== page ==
BELLE is based upon the life of the real Dido Elizabeth Belle (1761-1904) who was the illegitimate daughter of Admiral Sir John Lindsay and a slave known as Maria Belle. Lindsay took Belle, played by the bewitching Gugu Mbatha-Raw, to be raised by his uncle the First Earl of Mansfield, William Murray (portrayed by the unparalleled Tom Wilkinson) and his wife (played by Emily Mortimer), who had no children of their own. Already in their care was the young Lady Elizabeth Murray (Sarah Gadon) and it was thought it would be good for the Lady Murray to have a companion her own age. William Murray was also during that period serving as Lord Chief Justice of the King’s Bench (great title I say) who was, by virtue of his judgment in Somersett’s Case, instrumental in abolishing slavery in England. In the film the pivotal case involves a slave ship with a tragic end but it matters not – the life of Dido Belle, the trajectory of the legal case, marriage for position and power versus love and a ruthless portrait of women’s place in society all play well together in the film. The irony of the Lord Chief of Justice having to raise an illegitimate half back girl is not lost on the audience. It is in fact the very tension between what he believes, feels and lives in his own home versus what he is charged to rule upon, and the outcome of which will either uphold and condone the British slave trade, or strike it down and alter the entire nation, that serves as a smart and solid skeleton for Belle’s personal story. Additionally we are given a painful view from the standpoint of the women of the age and the sad reality that their standing in society and ‘net worth’ are the only values they have. Marriage is but a business deal and to act out of fondness or, god forbid, love, is unimaginable. While I hesitate to make an analogy between women’s caste and slavery it is hard to ignore that women were bartered for money, position, land and power. They had zero self-determination whatsoever. Where then does that leave our Belle? A black woman who is higher than a slave, but cannot eat with her family or at a formal dinner because of others’ “defendable objections.” There is a turning point in the film which allows Belle to believe that she has choices, perhaps more than many young women, but in the end it still leaves her – in her own words – nowhere. She is family to the Murrays, but not completely. She is independent and safe, but not really. She is marriageable and beautiful, but not enough. Because she is black. Black enough to be a diversion and “exotic,” but too much to be equal. The scenes in which this ugly truth is displayed made me squirm more than anything graphic I’ve ever seen in another film about slavery. It may be because of the seemingly intelligent civilized society that is the setting of BELLE, and that is why we shudder – we want to believe they know better. Maybe they do, but not to act on it early or frequently enough. No matter how beautiful, intelligent and talented Belle may be we are never far from being reminded that a crushing blow lies just moments away and once more the rug will be pulled out from under her shoving her firmly back in her place. Nowhere.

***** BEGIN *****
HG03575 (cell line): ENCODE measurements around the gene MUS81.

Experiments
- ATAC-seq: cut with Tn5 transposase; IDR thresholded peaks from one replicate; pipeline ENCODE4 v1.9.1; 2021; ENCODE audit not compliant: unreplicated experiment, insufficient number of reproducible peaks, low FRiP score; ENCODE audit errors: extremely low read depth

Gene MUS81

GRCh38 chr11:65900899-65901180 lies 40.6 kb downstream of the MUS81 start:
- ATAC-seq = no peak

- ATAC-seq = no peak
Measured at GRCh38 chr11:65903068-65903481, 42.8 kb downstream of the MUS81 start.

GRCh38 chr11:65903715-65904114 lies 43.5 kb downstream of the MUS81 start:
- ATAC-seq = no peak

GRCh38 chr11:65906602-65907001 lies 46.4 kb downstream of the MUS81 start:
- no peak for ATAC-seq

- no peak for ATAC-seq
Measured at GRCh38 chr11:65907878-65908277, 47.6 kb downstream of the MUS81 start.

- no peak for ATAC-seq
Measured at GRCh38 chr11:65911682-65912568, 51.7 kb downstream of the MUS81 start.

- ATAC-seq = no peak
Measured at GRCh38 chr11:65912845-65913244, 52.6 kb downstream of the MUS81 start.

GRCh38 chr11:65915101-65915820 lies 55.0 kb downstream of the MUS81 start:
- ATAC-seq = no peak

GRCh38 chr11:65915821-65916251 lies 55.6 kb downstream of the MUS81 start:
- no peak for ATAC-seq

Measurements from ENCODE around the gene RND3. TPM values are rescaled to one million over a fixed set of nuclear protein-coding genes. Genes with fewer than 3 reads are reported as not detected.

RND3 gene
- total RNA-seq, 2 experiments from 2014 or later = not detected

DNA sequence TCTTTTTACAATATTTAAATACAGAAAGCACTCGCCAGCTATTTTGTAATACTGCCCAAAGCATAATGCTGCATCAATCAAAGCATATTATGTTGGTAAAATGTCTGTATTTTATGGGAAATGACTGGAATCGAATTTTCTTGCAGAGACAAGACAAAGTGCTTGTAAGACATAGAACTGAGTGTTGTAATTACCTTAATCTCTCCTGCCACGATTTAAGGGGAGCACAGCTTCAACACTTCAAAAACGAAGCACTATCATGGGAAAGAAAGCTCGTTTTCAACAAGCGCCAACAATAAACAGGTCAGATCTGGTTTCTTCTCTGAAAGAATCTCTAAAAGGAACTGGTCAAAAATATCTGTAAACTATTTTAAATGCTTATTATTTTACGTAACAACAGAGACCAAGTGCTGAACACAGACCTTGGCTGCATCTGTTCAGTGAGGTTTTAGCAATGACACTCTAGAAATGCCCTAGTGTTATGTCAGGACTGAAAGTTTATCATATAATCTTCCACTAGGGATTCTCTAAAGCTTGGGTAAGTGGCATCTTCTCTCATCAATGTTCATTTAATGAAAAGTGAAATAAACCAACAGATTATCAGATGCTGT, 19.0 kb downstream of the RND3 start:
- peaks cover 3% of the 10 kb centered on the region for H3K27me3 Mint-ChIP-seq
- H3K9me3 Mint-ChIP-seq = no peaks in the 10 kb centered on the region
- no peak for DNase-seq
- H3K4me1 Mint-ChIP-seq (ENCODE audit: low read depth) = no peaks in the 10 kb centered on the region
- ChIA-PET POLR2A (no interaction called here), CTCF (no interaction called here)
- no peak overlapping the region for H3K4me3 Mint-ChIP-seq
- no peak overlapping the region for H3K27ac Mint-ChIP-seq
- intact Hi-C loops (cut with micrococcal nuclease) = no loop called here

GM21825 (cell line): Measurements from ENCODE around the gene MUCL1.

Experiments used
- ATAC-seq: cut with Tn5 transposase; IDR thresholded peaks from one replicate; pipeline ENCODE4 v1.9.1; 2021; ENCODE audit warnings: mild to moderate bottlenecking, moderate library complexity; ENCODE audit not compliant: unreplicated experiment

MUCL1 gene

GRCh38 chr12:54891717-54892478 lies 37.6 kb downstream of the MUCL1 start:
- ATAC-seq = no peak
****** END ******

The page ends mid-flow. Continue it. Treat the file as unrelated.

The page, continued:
Gugu Mbatha-Raw is absolutely captivating. She effectively communicates both strength and vulnerability with just her gaze and delivers her lines with conviction and power. Tom Wilkinson is as usual flawless and it is always a joy to watch an actor who has the skill to turn a mood with the mere inflection of a syllable. Emily Mortimer too shows restraint and delicacy staying far from what could have been a stereotypically passive and shrill wife. Sam Reid plays John Divinier, one of Belle’s potential suitors. His character is pivotal in the film and allows for a meeting of the mind and spirit with Belle. However I found myself wishing that Reid had more sheer physical presence. I felt that I was watching an 18th century surfer dude and it left me yearning for his physicality and manner to match his character’s passion, beliefs and drive. He is just a bit too soft and young to visually covey what his fine dialogue does. The film is deftly edited and that is saying a lot these days. It moves along smoothly and swiftly, giving us only necessary details and visuals, and there is little that is superfluous. Director Amma Assante has one previous feature film under her belt and evidently has an aptitude for working with her female characters in particular. It is not that the men in BELLE are one dimensional, especially not Wilkinson who moved me to tears more than once, it is more that they are mere pawns placed among Belle who allow her to see her path more clearly. It is a lovely film visually but it does not dwell on the landscape as a crutch as so many sweeping historical sagas tend to do. Giant green carpets of lawn and columnar manor homes can make up for a multitude of sins in screenwriting. BELLE is purely character driven and asks of its audience important questions:. What, exactly, is freedom? Are we free only in comparison to some construct or constraint? What are we willing to risk to do the “right” thing? How do you effect change when you are an instrumental part of the machine which created and upholds inequality and suffering? I am not saying BELLE answers all of these deep quandaries, but it does a lovely job asking the right questions and showing us about love, family, principles and honor.